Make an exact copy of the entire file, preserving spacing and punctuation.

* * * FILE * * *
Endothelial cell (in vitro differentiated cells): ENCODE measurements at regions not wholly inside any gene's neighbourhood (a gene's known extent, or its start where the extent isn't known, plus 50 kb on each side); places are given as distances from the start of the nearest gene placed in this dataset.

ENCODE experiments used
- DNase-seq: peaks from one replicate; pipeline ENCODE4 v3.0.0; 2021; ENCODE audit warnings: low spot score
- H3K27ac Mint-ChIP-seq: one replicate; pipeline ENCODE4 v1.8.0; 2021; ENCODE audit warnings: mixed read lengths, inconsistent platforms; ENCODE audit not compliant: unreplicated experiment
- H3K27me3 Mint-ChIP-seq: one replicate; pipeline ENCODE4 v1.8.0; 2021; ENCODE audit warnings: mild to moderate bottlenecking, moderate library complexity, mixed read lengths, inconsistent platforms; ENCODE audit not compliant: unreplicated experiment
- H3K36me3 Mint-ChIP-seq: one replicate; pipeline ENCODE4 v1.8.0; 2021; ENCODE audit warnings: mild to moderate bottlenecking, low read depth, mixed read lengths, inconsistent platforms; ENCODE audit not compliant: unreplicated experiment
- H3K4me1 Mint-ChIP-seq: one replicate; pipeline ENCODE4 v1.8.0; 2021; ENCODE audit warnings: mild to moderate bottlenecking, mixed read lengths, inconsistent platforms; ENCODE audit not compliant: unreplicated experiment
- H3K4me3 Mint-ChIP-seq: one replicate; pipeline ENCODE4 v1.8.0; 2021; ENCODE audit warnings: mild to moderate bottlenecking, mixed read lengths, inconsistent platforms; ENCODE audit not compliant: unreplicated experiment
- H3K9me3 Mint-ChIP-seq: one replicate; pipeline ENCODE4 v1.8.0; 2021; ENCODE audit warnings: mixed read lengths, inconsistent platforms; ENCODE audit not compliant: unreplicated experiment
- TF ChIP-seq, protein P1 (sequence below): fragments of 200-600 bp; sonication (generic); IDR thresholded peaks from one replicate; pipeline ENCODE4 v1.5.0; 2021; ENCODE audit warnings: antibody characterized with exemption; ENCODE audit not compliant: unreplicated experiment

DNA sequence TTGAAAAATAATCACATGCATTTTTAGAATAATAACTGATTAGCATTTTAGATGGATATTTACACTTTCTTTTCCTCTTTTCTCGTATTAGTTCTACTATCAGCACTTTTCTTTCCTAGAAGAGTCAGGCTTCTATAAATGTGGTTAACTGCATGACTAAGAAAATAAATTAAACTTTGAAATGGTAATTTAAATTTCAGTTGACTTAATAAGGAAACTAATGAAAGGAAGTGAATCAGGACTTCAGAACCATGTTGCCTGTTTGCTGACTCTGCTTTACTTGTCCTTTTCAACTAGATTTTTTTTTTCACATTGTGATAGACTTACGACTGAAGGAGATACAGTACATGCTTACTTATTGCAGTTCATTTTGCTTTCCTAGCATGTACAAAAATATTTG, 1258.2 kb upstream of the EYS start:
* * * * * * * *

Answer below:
Endothelial cell (in vitro differentiated cells): ENCODE measurements at regions not wholly inside any gene's neighbourhood (a gene's known extent, or its start where the extent isn't known, plus 50 kb on each side); places are given as distances from the start of the nearest gene placed in this dataset.

ENCODE experiments used
- DNase-seq: peaks from one replicate; pipeline ENCODE4 v3.0.0; 2021; ENCODE audit warnings: low spot score
- H3K27ac Mint-ChIP-seq: one replicate; pipeline ENCODE4 v1.8.0; 2021; ENCODE audit warnings: mixed read lengths, inconsistent platforms; ENCODE audit not compliant: unreplicated experiment
- H3K27me3 Mint-ChIP-seq: one replicate; pipeline ENCODE4 v1.8.0; 2021; ENCODE audit warnings: mild to moderate bottlenecking, moderate library complexity, mixed read lengths, inconsistent platforms; ENCODE audit not compliant: unreplicated experiment
- H3K36me3 Mint-ChIP-seq: one replicate; pipeline ENCODE4 v1.8.0; 2021; ENCODE audit warnings: mild to moderate bottlenecking, low read depth, mixed read lengths, inconsistent platforms; ENCODE audit not compliant: unreplicated experiment
- H3K4me1 Mint-ChIP-seq: one replicate; pipeline ENCODE4 v1.8.0; 2021; ENCODE audit warnings: mild to moderate bottlenecking, mixed read lengths, inconsistent platforms; ENCODE audit not compliant: unreplicated experiment
- H3K4me3 Mint-ChIP-seq: one replicate; pipeline ENCODE4 v1.8.0; 2021; ENCODE audit warnings: mild to moderate bottlenecking, mixed read lengths, inconsistent platforms; ENCODE audit not compliant: unreplicated experiment
- H3K9me3 Mint-ChIP-seq: one replicate; pipeline ENCODE4 v1.8.0; 2021; ENCODE audit warnings: mixed read lengths, inconsistent platforms; ENCODE audit not compliant: unreplicated experiment
- TF ChIP-seq, protein P1 (sequence below): fragments of 200-600 bp; sonication (generic); IDR thresholded peaks from one replicate; pipeline ENCODE4 v1.5.0; 2021; ENCODE audit warnings: antibody characterized with exemption; ENCODE audit not compliant: unreplicated experiment

DNA sequence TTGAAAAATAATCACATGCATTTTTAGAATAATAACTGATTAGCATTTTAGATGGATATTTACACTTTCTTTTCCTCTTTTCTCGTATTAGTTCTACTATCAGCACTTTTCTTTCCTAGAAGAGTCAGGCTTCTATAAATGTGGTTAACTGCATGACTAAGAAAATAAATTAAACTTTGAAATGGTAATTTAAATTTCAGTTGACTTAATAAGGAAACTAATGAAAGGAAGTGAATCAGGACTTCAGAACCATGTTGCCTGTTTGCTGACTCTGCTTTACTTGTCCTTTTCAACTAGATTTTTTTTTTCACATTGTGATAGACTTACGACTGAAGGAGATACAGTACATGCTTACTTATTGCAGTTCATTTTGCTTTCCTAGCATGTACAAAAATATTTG, 1258.2 kb upstream of the EYS start: